Hero? Goat? Elephant? Often, it takes time to know for sure

Read it in the Daily Herald

If you’re trying to assess news stories involving, say, Charles Joseph Gliniewicz, Patrick Kane or Robert Breuder ‐‐ or, for that matter, the political candidacies of Ben Carson, Hillary Clinton, Donald Trump or any of the other dozen and a half people running for president, the newspaper and other mass media can help. But with all such stories, it helps to keep in mind the famous parable of six blind Indians trying to describe an elephant, each based on the portion of the beast he happened to touch.

The result, in the whimsical recounting of American poet John Godfrey Saxe: ” … each was partly in the right, And all were in the wrong!” With the news cycle, the expression of this fable isn’t so much in the varied number of voices reporting information as it is in the various points of time at which information is reported.

But the admonition is the same: Be careful about making judgments until you have all the information. The most prominent immediate object lesson for this axiom Jim Slusher  is the Gliniewicz case.

By now, we’ve all wrung our hands raw over the fact that the original impression of the Fox Lake police lieutenant as the heroic community servant was flawed. But it may be equally disturbing to consider the impression that has replaced it, of the sex‐crazed, vainglorious embezzler. Was he either of these things, the hero or the goat? Was he both?

The one thing he was for sure was human, and that is a much more complex portrait to paint than is likely to come from any one‐day news story, tweet or social media post.

It’s complicated further for “GI Joe” Gliniewicz because he’s no longer around to explain his behaviors. That he was appropriating money from the Explorers group he oversaw seems hard to dispute, but much remains in question.

Was his intent really criminal? Did he intend to pay some or all of it back? Did he feel deep remorse, as well as the obvious shame, over what he was doing? Was he really planning “a hit” on the village manager or just idly fantasizing in text with a friend? Maybe yes; maybe no. I am a harsh opponent of conducting serious business or social conversations via email or text because hastily written words are so easily distorted or misinterpreted. Pillorying a man based solely on the limited evidence of his texts and emails surely should attract at least as much skepticism.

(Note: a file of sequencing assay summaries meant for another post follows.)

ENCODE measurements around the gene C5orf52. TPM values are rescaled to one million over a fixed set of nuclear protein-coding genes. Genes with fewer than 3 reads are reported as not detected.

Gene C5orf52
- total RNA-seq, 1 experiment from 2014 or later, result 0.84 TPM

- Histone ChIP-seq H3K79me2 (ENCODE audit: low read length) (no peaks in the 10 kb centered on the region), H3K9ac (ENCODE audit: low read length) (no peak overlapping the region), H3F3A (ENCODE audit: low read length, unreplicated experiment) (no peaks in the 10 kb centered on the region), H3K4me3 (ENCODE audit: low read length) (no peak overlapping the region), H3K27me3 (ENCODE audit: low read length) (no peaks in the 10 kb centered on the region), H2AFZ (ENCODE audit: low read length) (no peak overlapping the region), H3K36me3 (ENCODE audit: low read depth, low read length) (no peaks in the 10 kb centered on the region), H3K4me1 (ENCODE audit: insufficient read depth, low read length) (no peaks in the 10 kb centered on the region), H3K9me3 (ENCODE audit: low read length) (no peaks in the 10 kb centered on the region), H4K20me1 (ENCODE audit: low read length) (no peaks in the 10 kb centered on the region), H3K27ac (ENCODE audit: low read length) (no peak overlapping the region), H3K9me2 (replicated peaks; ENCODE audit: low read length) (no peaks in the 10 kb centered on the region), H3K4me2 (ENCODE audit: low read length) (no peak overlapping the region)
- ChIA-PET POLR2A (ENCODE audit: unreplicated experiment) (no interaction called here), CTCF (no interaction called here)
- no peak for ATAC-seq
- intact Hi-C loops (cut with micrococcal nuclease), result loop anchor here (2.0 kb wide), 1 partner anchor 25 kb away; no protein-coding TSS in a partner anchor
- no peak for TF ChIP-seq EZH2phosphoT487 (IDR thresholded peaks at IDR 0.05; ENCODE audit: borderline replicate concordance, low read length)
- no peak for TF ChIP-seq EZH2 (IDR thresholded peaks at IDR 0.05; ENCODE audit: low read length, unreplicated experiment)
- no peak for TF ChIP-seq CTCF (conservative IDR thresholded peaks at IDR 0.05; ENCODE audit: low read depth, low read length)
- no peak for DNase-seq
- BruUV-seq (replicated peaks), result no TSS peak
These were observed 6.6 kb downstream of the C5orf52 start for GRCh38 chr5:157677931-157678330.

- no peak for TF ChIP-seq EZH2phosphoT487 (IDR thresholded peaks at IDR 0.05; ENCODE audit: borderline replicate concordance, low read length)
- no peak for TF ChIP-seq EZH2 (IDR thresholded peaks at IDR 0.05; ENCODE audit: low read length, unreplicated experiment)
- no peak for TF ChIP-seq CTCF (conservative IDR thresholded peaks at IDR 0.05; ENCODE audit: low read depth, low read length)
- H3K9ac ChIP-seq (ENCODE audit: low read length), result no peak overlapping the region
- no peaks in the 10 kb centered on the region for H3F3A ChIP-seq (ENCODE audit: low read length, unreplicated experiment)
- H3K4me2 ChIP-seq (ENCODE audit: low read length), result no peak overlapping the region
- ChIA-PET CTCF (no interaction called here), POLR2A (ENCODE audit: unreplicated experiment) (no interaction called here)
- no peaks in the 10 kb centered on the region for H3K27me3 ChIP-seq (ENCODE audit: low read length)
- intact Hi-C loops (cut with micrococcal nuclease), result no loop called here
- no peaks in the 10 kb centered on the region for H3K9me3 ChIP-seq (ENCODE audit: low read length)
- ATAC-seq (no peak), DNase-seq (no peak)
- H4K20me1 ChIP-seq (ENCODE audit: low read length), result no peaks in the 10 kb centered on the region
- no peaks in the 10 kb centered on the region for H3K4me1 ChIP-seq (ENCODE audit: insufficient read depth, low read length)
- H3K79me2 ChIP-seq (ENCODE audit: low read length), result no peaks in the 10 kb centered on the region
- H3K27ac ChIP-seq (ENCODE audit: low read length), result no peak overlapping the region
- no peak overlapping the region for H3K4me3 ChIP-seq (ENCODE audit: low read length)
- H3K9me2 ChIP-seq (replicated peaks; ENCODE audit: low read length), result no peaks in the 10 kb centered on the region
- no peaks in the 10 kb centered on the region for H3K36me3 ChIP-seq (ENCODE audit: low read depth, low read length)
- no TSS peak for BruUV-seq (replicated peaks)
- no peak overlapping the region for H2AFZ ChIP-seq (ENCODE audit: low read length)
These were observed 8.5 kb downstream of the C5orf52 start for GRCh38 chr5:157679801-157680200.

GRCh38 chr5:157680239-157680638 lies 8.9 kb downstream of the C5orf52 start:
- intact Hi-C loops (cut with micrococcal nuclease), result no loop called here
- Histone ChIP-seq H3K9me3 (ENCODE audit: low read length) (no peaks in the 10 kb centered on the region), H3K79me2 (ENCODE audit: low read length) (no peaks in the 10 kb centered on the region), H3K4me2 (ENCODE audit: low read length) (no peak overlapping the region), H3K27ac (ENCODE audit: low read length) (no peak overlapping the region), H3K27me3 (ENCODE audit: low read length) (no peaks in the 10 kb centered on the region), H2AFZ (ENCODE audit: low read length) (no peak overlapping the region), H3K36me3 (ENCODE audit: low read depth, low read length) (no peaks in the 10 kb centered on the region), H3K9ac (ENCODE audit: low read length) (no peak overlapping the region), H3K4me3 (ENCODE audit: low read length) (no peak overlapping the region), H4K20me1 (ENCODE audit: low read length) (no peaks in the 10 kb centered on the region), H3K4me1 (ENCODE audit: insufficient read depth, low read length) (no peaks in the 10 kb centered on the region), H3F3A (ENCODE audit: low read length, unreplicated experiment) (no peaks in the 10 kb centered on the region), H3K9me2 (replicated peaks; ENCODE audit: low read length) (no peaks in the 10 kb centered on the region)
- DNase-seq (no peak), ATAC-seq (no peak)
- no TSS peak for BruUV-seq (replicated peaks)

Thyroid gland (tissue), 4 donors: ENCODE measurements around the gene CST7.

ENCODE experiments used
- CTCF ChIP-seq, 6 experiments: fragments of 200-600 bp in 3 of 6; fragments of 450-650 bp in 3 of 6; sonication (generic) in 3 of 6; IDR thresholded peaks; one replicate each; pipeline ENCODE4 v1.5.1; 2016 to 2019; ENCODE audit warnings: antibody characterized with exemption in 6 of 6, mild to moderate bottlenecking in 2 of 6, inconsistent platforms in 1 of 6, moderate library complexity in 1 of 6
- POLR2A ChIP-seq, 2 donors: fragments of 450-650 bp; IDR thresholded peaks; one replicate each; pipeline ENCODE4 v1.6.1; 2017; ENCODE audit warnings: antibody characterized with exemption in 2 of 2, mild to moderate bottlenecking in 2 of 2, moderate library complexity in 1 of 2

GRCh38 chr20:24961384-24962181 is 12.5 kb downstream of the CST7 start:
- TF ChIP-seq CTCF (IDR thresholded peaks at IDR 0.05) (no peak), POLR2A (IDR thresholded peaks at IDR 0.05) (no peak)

None of this is meant to whitewash Gliniewicz’ behavior. But it is meant to caution readers, viewers and sharers of the news that there is always more to every story than what its limited number of words can portray. When Gliniewicz died, we reported from all the angles we could conceive and this produced a certain picture. Since the press conference describing a very different picture, we have continued to report on whatever we can that helps people better understand the situation.

No doubt, in the days, weeks and perhaps months to come, we will continue to collect more and deeper information, all of which will produce an ever more detailed picture of who Gliniewicz was and whatever he may have done.

Conscientious readers will keep this in mind also as they consider everything from Patrick Kane’s drinking habits to Ben Carson’s college application. All these things are legitimate news stories when they appear, but rarely does a complex story play out in a single telling. It is wise, in short, to remember that there is more to an elephant than the first, second or third description you hear.

Just know that we will keep describing the animal until all questions are answered and the clearest possible picture appears.

Jim Slusher, [email protected], is assistant managing editor for opinion at the Daily Herald. Follow him on Facebook at facebook.com/jim.slusher1 and on Twitter at @JimSlusher.